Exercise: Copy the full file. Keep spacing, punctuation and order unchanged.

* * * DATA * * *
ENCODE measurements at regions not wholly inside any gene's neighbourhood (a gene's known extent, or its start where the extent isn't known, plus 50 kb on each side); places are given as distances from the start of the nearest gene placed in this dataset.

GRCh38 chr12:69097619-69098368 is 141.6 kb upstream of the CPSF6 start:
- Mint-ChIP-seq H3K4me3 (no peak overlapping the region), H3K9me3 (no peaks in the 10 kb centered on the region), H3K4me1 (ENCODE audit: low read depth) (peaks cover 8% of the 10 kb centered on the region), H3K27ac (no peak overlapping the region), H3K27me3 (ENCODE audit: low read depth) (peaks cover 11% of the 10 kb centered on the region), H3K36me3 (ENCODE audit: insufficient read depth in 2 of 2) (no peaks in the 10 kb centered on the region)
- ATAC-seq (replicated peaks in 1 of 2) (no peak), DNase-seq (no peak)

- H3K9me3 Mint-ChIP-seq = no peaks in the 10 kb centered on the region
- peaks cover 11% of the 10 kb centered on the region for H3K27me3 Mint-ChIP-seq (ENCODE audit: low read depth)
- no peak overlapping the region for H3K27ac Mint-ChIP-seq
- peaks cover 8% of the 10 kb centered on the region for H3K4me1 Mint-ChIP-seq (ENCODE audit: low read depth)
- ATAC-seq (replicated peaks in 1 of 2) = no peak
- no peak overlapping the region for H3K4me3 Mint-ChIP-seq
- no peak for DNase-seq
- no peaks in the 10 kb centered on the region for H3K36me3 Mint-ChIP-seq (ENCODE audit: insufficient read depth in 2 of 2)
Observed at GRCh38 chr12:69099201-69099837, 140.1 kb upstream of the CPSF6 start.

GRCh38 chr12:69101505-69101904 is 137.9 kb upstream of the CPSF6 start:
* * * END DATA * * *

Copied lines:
ENCODE measurements at regions not wholly inside any gene's neighbourhood (a gene's known extent, or its start where the extent isn't known, plus 50 kb on each side); places are given as distances from the start of the nearest gene placed in this dataset.

GRCh38 chr12:69097619-69098368 is 141.6 kb upstream of the CPSF6 start:
- Mint-ChIP-seq H3K4me3 (no peak overlapping the region), H3K9me3 (no peaks in the 10 kb centered on the region), H3K4me1 (ENCODE audit: low read depth) (peaks cover 8% of the 10 kb centered on the region), H3K27ac (no peak overlapping the region), H3K27me3 (ENCODE audit: low read depth) (peaks cover 11% of the 10 kb centered on the region), H3K36me3 (ENCODE audit: insufficient read depth in 2 of 2) (no peaks in the 10 kb centered on the region)
- ATAC-seq (replicated peaks in 1 of 2) (no peak), DNase-seq (no peak)

- H3K9me3 Mint-ChIP-seq = no peaks in the 10 kb centered on the region
- peaks cover 11% of the 10 kb centered on the region for H3K27me3 Mint-ChIP-seq (ENCODE audit: low read depth)
- no peak overlapping the region for H3K27ac Mint-ChIP-seq
- peaks cover 8% of the 10 kb centered on the region for H3K4me1 Mint-ChIP-seq (ENCODE audit: low read depth)
- ATAC-seq (replicated peaks in 1 of 2) = no peak
- no peak overlapping the region for H3K4me3 Mint-ChIP-seq
- no peak for DNase-seq
- no peaks in the 10 kb centered on the region for H3K36me3 Mint-ChIP-seq (ENCODE audit: insufficient read depth in 2 of 2)
Observed at GRCh38 chr12:69099201-69099837, 140.1 kb upstream of the CPSF6 start.

GRCh38 chr12:69101505-69101904 is 137.9 kb upstream of the CPSF6 start: